A meta-post on my talk at PyCon India 2020
I am to present at PyCon IN 2020. Some of the motivating reasons for having a post are:
- I would like to preserve questions
- I would like to collect the video, slides and other miscellaneous stuff in one location 1
- It would be nice to have my own thoughts here afterwards
Details of this happy circumstance are reproduced below from the CFP here.
- Reproducible Scalable Workflows with Nix, Papermill and Renku
The provenance of Jupyter notebook interfaces can no longer be denied in the data-science and analysis community. In particular, fledgling and “fresh out of school” researchers and practitioners are used to using Jupyter notebooks for their initial analysis. As might be expected, these workflows are difficult to reproduce and also store. Caching efficiency and dependency re-use are almost always sub-optimal with virtual environments, compared to native installations, and the same issues (along with additional security concerns) plague docker setups as well. There are a set of Jupyter tools which have evolved to close this gap, like JupyText. However, the fundamental aspect of reproducing workflows on high performance computing clusters, of being able to compose programmatically, compilation rules which efficiently use underlying hardware with minimal user intervention is still not a solved problem. In this talk, I will discuss packaging Python applications and workflows in an end-to-end composable manner using the Nix ecosystem, which leverages a functional programming paradigm and then show how this allows for both user-friendly low-compute analysis, while being scalable on large clusters. To that end, the tools introduced will be:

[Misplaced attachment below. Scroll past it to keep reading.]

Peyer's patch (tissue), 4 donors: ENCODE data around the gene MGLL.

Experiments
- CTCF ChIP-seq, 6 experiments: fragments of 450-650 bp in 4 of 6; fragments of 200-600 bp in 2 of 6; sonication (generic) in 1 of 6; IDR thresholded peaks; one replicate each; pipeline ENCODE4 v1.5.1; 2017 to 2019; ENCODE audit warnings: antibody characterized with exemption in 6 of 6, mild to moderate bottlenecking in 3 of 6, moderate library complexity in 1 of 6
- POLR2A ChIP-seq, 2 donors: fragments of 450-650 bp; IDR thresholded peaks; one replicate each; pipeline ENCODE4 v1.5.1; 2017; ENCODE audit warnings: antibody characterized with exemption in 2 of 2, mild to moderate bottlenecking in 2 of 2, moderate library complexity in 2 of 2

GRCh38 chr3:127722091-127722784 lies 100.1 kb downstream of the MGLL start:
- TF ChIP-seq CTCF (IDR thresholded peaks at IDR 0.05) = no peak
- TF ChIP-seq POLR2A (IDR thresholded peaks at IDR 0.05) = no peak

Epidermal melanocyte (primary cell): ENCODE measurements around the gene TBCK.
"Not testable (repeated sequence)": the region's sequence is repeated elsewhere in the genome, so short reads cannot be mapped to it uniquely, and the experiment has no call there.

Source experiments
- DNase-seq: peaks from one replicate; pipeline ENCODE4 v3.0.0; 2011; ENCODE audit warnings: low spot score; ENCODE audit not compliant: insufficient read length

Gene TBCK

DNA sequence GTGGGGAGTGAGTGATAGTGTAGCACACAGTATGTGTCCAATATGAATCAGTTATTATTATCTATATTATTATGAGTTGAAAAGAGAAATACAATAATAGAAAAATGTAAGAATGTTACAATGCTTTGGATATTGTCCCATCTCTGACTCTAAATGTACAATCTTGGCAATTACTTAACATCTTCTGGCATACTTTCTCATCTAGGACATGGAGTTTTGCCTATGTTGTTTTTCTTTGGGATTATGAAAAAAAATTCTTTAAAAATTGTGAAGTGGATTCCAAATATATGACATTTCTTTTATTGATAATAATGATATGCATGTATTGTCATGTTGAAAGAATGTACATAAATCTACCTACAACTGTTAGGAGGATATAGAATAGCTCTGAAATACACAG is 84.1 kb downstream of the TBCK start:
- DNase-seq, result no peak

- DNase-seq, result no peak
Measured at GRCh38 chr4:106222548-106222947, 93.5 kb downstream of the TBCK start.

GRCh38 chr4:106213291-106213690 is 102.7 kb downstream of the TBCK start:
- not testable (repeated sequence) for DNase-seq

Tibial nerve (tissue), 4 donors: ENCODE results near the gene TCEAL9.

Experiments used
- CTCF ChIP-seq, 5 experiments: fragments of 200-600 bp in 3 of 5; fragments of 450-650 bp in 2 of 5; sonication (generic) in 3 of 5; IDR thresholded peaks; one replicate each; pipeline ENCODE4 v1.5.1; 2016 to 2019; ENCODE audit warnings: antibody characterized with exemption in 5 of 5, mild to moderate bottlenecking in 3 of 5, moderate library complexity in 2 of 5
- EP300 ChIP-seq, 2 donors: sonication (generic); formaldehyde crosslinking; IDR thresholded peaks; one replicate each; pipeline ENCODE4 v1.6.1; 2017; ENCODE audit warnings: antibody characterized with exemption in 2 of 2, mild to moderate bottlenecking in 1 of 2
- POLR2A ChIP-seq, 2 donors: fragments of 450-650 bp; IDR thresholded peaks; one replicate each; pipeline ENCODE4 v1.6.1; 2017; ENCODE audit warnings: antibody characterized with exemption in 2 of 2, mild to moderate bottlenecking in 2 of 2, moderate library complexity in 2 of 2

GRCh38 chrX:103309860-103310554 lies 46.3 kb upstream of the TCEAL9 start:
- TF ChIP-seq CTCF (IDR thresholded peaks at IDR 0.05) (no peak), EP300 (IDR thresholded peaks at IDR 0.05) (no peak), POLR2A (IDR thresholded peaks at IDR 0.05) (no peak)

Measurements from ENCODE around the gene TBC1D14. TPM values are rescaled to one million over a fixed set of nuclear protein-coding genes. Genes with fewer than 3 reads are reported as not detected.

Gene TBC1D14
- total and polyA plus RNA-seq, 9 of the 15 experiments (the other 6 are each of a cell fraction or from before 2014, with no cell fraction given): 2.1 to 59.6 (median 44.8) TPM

The Nix programming language (emphasis on developer environments for python with mkShell) Jupyter Python kernels (the Xeus kernel for Python debugging) and Jupytext Papermill for parameterizing notebooks Renku for tracing provenance The goal is to have the audience familiarized with the best practices for reproducibility and analysis. The focus will be on scientific HPC applications, though any managed cluster can and will benefit from the practices described.
A more in-depth introductory workshop on Nix itself given by me (and Amrita Goswami) at CarpentryCon2020 is here:
The slides are embedded below. The
orgmode source is here on the site’s GH repo.
One location I am going to be able to keep track of ↩︎